A SMART meter company in East Lancashire has carried out the UK’s first reading using a revolutionary technique.

For the first time, Bglobal, has read a smart meter from over a distance of one kilometre using ‘white space’ – the spare frequency of TV channels that is no longer utilised following the switch over from analogue to digital TV.

It comes as the government has revived a £11.7billion scheme to roll out smart meters to all homes and business between 2014 and 2019.

Smart meters measure and communicate individual properties’ energy usage back to utility companies for billing and monitoring purposes.

Bosses at the Darwen firm said the ground-breaking test would enable all properties, however remote, to have meters fitted as the signals can travel long distances and penetrate walls and obstacles easily and bring an end to estimated billing.

It will also help areas without cellular or wired broadband connections and is more cost effective as 'white space radio' needs a fraction of the power.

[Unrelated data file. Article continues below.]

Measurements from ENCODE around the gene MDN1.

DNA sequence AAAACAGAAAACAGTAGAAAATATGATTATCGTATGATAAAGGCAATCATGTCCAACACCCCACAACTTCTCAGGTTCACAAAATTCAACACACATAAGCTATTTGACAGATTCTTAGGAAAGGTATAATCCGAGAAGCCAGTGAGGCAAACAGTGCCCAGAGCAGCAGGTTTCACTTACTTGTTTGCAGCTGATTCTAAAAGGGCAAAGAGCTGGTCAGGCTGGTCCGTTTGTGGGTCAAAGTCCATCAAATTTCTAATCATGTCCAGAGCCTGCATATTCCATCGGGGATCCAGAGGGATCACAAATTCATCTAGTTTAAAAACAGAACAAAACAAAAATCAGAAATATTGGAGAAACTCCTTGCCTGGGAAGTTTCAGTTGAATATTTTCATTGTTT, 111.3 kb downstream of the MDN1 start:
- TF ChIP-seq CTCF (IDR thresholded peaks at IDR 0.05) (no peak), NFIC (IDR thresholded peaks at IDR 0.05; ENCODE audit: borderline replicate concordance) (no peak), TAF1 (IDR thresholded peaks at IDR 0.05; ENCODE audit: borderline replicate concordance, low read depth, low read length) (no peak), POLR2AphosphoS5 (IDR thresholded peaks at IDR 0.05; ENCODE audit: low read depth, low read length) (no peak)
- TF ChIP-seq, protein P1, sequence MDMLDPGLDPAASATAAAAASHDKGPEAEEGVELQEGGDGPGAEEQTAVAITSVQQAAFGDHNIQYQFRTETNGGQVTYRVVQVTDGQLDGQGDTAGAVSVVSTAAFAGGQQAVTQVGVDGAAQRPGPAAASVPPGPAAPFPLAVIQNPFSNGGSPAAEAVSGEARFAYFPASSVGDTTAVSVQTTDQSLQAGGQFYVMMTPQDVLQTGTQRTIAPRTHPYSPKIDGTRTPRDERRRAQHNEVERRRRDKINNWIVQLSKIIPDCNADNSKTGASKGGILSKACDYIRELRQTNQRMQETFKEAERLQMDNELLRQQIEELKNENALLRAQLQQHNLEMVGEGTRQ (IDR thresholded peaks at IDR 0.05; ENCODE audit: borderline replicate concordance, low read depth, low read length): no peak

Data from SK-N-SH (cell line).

The trial was carried out with with Neul, a world leader in ‘white space’.

Aaron Forshaw, solution architect for Bglobal, said: “The use of ‘white space’ to collect meter readings could potentially revolutionise the nationwide roll-out of smart metering, as it breaks down one of the key barriers – that of communicating with meters in rural areas or other areas poorly served by cellular or wired-broadband connections.

“While Bglobal deploys the most appropriate technology for any given situation, the trial has shown that ‘white space’ can have a highly significant role to play in any smart meter programme.

“Through this innovative use of emerging technology, Bglobal is once again leading the way in pioneering the new ‘smart energy’ future.”

Jake Berry, MP for Darwen and Rossendale, said: “I have been vocally opposed to estimated billing for some time.

"I think the new smart meter will not only give a more accurate figure of the gas and electricity used but I hope it will encourage suppliers to help consumers save money by switching them to more appropriate tariffs.”